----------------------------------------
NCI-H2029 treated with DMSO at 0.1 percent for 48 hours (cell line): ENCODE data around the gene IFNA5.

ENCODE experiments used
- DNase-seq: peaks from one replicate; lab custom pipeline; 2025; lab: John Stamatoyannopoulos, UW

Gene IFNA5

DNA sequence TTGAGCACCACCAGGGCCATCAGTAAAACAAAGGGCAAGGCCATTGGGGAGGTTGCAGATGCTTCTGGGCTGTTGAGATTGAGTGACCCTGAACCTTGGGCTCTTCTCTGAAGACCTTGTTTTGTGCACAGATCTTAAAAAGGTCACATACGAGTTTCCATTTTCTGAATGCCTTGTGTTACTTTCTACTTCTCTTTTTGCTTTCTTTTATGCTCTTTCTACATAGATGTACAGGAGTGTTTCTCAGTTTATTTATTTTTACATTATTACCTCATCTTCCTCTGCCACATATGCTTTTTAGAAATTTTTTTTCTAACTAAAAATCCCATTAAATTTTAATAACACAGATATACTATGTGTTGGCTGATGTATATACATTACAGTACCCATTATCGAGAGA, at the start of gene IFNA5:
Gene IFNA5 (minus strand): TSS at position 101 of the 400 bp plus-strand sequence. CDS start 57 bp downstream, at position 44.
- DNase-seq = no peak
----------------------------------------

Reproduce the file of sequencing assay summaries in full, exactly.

NCI-H2029 treated with DMSO at 0.1 percent for 48 hours (cell line): ENCODE data around the gene IFNA5.

ENCODE experiments used
- DNase-seq: peaks from one replicate; lab custom pipeline; 2025; lab: John Stamatoyannopoulos, UW

Gene IFNA5

DNA sequence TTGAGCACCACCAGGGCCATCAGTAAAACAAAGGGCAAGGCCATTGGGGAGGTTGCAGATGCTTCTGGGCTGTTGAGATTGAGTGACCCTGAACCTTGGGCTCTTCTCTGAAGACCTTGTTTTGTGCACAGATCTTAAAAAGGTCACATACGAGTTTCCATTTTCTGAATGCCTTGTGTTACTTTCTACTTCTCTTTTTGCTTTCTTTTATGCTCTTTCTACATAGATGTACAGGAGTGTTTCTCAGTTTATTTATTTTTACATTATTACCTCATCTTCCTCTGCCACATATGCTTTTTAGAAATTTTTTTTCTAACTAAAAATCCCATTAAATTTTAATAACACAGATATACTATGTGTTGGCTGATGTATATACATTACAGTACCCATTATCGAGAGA, at the start of gene IFNA5:
Gene IFNA5 (minus strand): TSS at position 101 of the 400 bp plus-strand sequence. CDS start 57 bp downstream, at position 44.
- DNase-seq = no peak